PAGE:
However, that building may not be quite big enough. Gilmore thinks it will need to be expanded, or perhaps a second building may need to be added to the site. In addition to the two larger regional maintenance facilities specified in the bond, some of the bond money will probably be used to create this new satellite office at Sloan’s Lake, Gilmore said.

The boxing club is not alone in its experience. Colorado Outward Bound’s agreement to use a building in northwest Denver’s Camp Rollendet expired last year. The educational organization has moved out, and the facility will be used as a small maintenance shop, Gilmore said.

“(Parks in northwest Denver) deserve the same thing other parks of the city have and that includes a maintenance facility that can handle taking care of, and making sure that, the parks are taken care of at a high level,” Gilmore said.

End of an Era?

Since receiving the letter, Quintana has met with Denver Parks and Recreation and Councilwoman Amanda P. Sandoval about the situation.  He’s talking with the Sloan’s Lake Citizens’ Group for support. He may stage a demonstration.

“It’s gonna break my heart when we have to leave, but I’m not leaving quietly,” Quintana said.

His niece, Rayna Quintana, started a petition on That’s not too surprising considering boxing is a family affair for the Quintanas.

Mike Quintana is the third generation of his family to lead the club.

“We’re like a landmark, you know,” Quintana said. “You don’t mess—to my understanding—you don’t mess with landmarks. You don’t mess with history.”

Few options

Born and raised in Denver, Sandoval knows of the Quintanas’ work with youth and with people that need second chances. They’ve changed lives, she said.

Sandoval had hoped Denver Parks and Recreation could find another facility for the club to move into. But most city facilities in northwest Denver are occupied. In fact, she said the city is leasing space in the Denver Post building because the city lacks places for its own employees.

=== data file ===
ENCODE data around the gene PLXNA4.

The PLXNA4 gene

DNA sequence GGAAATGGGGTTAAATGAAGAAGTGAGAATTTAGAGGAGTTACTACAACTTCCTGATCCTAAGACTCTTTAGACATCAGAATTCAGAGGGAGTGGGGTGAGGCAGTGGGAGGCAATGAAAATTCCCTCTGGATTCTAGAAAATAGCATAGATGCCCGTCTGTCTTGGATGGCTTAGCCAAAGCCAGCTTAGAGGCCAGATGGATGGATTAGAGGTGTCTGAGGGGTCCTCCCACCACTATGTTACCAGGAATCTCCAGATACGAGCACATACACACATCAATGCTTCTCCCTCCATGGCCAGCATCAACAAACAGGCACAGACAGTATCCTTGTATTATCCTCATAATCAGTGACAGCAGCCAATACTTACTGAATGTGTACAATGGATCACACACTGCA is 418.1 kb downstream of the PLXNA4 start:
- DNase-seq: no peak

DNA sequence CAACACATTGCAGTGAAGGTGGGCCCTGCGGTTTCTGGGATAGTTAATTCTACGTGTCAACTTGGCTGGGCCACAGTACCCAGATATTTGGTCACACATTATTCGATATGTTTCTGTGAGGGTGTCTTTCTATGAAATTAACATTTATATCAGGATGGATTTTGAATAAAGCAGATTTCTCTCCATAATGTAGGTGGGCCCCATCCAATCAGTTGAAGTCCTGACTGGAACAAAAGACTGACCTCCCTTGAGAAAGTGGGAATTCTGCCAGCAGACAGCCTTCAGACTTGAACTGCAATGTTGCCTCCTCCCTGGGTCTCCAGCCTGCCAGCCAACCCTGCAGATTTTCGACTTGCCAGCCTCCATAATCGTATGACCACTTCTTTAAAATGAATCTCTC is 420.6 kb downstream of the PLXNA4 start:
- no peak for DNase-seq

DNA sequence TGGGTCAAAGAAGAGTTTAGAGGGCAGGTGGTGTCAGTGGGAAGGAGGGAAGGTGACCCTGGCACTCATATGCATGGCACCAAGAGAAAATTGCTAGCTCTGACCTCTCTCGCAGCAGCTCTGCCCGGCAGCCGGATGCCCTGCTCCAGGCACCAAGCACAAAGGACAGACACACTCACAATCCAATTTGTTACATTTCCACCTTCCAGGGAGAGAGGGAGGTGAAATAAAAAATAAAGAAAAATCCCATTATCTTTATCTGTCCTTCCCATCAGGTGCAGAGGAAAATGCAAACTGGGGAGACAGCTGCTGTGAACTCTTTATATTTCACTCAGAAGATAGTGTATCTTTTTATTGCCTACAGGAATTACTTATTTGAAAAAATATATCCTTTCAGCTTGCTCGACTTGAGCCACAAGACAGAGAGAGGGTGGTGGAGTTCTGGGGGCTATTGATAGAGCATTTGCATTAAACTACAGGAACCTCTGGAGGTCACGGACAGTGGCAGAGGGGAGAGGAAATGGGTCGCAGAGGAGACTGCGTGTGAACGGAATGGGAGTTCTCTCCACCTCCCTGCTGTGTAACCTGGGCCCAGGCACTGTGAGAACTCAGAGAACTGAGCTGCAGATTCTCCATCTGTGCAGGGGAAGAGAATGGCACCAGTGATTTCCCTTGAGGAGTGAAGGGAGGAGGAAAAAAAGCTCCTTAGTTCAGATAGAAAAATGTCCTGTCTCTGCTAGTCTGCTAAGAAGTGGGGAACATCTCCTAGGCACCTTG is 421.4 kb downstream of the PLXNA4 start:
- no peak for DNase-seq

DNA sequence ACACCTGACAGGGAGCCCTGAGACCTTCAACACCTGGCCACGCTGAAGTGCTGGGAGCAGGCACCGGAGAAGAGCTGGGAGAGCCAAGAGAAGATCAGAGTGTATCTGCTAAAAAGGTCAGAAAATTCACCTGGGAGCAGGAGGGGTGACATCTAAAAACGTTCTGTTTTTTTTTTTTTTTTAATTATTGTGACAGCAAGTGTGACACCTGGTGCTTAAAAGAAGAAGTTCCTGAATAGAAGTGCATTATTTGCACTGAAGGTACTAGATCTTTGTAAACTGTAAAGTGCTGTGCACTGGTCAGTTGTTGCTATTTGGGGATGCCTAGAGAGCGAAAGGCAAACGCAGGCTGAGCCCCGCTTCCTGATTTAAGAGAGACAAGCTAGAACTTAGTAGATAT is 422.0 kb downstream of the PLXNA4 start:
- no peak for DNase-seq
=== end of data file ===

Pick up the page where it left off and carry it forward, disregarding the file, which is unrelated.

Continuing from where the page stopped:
“It’s disappointing anytime that we can’t find a win-win situation,” she said.

Although City Council votes to approve or deny leases and lease extensions, she said council cannot initiate an extension. In Quintana’s case, that would have to be done by Denver Parks and Recreation, according to the councilwoman.

His department is trying to be as supportive as possible, Gilmore said, but in the end, it’s not their responsibility to make sure all nonprofits have a home.

Even though it would be a hassle, Amanda Mondragon said they’d follow Quintana Boxing to a new location. So would Renee Rivera, whose 14-year-old grandson Adrian Lopez has been boxing at the gym since he was eight.

But Quintana’s not confident he’ll be able to find a place the club can afford, considering that the boxing club was not paying any rent to use the Sloan’s Lake space. One spot he looked into wanted $6,000 a month, another wanted $8,000. Neither were in Denver.

Quintana said that anyone wanting to donate money to help the team out could contact him via email at

“It’s just sad and unfortunate,” Rivera said. “We’ll see what happens.”